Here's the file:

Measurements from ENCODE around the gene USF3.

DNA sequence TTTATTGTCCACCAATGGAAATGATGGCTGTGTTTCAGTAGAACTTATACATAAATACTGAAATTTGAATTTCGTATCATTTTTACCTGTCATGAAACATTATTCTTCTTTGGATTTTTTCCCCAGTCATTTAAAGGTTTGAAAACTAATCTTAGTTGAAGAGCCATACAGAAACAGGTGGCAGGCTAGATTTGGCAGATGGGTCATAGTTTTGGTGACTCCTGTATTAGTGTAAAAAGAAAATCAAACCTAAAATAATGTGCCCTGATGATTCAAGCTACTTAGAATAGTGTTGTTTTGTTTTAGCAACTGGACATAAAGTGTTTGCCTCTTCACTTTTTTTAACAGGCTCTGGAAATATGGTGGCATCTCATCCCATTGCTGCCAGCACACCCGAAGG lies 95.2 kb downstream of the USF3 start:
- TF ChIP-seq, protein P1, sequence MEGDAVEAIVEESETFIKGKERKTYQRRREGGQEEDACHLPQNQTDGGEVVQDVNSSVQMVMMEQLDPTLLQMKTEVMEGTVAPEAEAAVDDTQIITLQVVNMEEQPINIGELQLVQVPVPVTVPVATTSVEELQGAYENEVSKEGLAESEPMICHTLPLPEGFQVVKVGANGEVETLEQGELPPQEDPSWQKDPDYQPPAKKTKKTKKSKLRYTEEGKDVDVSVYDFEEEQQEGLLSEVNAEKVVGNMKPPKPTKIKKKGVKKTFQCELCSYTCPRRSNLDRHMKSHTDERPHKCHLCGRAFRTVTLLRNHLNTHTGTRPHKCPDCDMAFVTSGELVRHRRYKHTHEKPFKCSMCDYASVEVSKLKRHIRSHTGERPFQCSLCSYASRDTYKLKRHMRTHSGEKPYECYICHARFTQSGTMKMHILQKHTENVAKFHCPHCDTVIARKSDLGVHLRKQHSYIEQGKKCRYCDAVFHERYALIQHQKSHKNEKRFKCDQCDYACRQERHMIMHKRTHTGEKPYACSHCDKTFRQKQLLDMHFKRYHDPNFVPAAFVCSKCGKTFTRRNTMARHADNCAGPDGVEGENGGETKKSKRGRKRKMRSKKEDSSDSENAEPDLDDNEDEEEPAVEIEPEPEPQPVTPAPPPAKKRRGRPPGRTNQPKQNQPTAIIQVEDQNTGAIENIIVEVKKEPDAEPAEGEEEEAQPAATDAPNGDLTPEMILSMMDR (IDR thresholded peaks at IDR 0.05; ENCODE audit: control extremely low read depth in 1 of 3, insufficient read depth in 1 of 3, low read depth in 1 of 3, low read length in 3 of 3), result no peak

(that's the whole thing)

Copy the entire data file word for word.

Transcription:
Measurements from ENCODE around the gene USF3.

DNA sequence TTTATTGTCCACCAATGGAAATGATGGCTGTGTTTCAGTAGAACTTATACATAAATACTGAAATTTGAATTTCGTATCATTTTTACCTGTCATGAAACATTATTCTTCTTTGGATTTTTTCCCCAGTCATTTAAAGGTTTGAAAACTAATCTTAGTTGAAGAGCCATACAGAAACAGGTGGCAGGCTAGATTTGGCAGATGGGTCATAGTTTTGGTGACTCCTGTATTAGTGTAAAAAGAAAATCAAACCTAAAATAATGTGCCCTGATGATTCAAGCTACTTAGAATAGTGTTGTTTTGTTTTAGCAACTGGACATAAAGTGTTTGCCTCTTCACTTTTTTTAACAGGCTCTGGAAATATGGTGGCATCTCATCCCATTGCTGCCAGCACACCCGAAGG lies 95.2 kb downstream of the USF3 start:
- TF ChIP-seq, protein P1, sequence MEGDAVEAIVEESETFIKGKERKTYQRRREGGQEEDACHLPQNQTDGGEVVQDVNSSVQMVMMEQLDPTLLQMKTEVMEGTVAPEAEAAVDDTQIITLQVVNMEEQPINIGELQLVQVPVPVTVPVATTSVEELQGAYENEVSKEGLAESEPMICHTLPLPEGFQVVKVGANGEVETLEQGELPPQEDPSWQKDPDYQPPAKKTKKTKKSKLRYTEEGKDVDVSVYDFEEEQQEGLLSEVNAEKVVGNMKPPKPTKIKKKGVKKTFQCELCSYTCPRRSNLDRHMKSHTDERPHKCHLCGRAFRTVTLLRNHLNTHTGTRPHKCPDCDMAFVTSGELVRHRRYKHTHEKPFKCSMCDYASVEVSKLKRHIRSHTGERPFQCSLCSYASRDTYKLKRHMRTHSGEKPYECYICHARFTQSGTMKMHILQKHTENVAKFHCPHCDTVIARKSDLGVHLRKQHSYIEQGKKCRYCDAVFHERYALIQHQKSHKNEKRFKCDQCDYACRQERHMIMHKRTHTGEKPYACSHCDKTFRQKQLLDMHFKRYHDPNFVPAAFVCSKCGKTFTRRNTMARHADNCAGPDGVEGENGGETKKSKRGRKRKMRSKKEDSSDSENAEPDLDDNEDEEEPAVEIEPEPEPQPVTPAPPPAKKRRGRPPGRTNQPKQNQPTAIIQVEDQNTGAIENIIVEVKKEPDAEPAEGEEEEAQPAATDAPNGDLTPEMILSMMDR (IDR thresholded peaks at IDR 0.05; ENCODE audit: control extremely low read depth in 1 of 3, insufficient read depth in 1 of 3, low read depth in 1 of 3, low read length in 3 of 3), result no peak